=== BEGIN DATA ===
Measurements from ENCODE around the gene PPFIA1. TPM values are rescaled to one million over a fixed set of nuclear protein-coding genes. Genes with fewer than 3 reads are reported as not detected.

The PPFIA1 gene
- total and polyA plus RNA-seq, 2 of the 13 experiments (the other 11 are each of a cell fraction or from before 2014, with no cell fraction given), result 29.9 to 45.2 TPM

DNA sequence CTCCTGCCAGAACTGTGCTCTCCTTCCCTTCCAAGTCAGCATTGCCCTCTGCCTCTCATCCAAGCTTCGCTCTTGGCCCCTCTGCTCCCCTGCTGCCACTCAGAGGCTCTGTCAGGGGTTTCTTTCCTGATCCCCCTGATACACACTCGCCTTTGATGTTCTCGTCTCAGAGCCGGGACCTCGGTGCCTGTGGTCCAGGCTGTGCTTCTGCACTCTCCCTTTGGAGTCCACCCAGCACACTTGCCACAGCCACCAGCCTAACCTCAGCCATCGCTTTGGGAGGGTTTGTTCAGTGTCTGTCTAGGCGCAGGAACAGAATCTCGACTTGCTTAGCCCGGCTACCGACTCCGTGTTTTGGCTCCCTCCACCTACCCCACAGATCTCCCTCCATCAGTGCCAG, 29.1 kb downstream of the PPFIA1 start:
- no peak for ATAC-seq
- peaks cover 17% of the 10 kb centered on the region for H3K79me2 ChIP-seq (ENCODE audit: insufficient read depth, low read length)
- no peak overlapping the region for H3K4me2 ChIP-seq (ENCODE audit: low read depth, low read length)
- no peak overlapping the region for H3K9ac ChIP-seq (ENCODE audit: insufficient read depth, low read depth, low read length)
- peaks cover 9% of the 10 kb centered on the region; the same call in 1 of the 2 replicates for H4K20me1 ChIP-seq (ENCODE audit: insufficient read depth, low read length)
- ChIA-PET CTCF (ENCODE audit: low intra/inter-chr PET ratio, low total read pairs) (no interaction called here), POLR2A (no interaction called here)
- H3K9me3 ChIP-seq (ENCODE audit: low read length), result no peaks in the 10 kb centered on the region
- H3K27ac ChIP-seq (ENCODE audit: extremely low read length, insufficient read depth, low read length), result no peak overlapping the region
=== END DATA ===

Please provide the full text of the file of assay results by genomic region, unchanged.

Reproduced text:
Measurements from ENCODE around the gene PPFIA1. TPM values are rescaled to one million over a fixed set of nuclear protein-coding genes. Genes with fewer than 3 reads are reported as not detected.

The PPFIA1 gene
- total and polyA plus RNA-seq, 2 of the 13 experiments (the other 11 are each of a cell fraction or from before 2014, with no cell fraction given), result 29.9 to 45.2 TPM

DNA sequence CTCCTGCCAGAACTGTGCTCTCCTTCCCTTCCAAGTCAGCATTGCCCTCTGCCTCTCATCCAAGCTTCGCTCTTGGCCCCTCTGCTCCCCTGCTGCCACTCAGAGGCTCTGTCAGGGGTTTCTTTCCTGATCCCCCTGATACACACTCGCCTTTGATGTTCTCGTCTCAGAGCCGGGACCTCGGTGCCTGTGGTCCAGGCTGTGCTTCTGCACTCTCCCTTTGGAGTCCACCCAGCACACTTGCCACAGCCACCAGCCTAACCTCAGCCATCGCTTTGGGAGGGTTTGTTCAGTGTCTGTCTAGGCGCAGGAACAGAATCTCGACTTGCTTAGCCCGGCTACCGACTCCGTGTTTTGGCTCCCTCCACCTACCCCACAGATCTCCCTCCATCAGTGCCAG, 29.1 kb downstream of the PPFIA1 start:
- no peak for ATAC-seq
- peaks cover 17% of the 10 kb centered on the region for H3K79me2 ChIP-seq (ENCODE audit: insufficient read depth, low read length)
- no peak overlapping the region for H3K4me2 ChIP-seq (ENCODE audit: low read depth, low read length)
- no peak overlapping the region for H3K9ac ChIP-seq (ENCODE audit: insufficient read depth, low read depth, low read length)
- peaks cover 9% of the 10 kb centered on the region; the same call in 1 of the 2 replicates for H4K20me1 ChIP-seq (ENCODE audit: insufficient read depth, low read length)
- ChIA-PET CTCF (ENCODE audit: low intra/inter-chr PET ratio, low total read pairs) (no interaction called here), POLR2A (no interaction called here)
- H3K9me3 ChIP-seq (ENCODE audit: low read length), result no peaks in the 10 kb centered on the region
- H3K27ac ChIP-seq (ENCODE audit: extremely low read length, insufficient read depth, low read length), result no peak overlapping the region